After years of review and endless controversy, the Food and Drug Administration on Thursday approved the nation’s first genetically altered animal — a salmon engineered to grow twice as fast as its natural counterpart.
AquAdvantage, produced by Massachusetts-based AquaBounty, is an Atlantic salmon that contains a growth hormone from a Chinook salmon and has been given a gene from the ocean pout, an eel-like fish. The result is a fish that is large enough for consumption in about a year and a half, rather than the typical three years.
Food-safety activists, environmental groups and the salmon fishing industry, not to mention lawmakers from Alaska, have long opposed the approval of the fish — which they derisively refer to as “Frankenfish” — and have argued that its existence could open the door to a broad range of potentially unsafe genetically modified animal foods. Knowing an FDA approval was likely, critics have in recent years won commitments from some of the nation’s most recognizable chains — including Whole Foods, Trader Joe’s and Target — to not sell the fish.
The FDA said Thursday that its decision was “based on sound science and a comprehensive review,” and that regulators are confident that the genetically altered fish is as safe to eat as a normal Atlantic salmon, with no discernible difference in its nutritional value. Officials noted that the agency held meetings, combed through thousands of public comments and conducted scientific and environmental assessments about the AquaBounty fish before finally approving it.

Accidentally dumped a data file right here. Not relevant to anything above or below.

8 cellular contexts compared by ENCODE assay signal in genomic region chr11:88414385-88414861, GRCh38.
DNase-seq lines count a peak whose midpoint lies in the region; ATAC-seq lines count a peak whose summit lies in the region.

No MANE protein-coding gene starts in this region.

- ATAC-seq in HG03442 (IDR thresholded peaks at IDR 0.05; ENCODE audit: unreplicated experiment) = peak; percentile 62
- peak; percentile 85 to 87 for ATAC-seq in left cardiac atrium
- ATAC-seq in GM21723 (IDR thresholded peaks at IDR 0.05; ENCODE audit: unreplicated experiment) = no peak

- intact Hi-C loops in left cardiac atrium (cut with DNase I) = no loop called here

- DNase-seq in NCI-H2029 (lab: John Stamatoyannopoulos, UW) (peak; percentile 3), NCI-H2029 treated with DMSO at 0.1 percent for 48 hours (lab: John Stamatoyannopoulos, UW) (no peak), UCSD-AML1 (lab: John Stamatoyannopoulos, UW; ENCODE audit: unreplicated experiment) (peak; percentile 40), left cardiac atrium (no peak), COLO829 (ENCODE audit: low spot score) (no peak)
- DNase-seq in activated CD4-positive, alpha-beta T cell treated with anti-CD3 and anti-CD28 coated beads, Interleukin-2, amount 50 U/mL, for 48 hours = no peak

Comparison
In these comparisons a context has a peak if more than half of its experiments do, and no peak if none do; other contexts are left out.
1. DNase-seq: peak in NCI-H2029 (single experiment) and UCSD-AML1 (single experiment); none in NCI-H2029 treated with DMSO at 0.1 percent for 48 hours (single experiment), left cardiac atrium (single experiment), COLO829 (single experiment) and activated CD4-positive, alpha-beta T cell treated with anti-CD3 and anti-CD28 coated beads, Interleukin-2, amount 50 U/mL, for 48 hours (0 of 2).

“All of that took time,” said Laura Epstein, a senior policy analyst in the FDA’s center for veterinary medicine. “As with many products that are the first of their kind, we’re very careful to be sure we’re getting everything right.”
Salmon fishermen and environmental activists have raised concerns about the havoc that could occur if any of AquaBounty’s engineered salmon made it into ocean waters and mated with wild Atlantic salmon — a scenario they say could have unpredictable impacts and lead to the decimation of wild populations. AquaBounty has said its fish are all female and sterile, making it impossible for them to breed with other salmon, even if they somehow were to escape their land-locked production facilities. The company argues its fish actually could reduce pressure on wild fish stocks and prevent the overfishing of Atlantic salmon.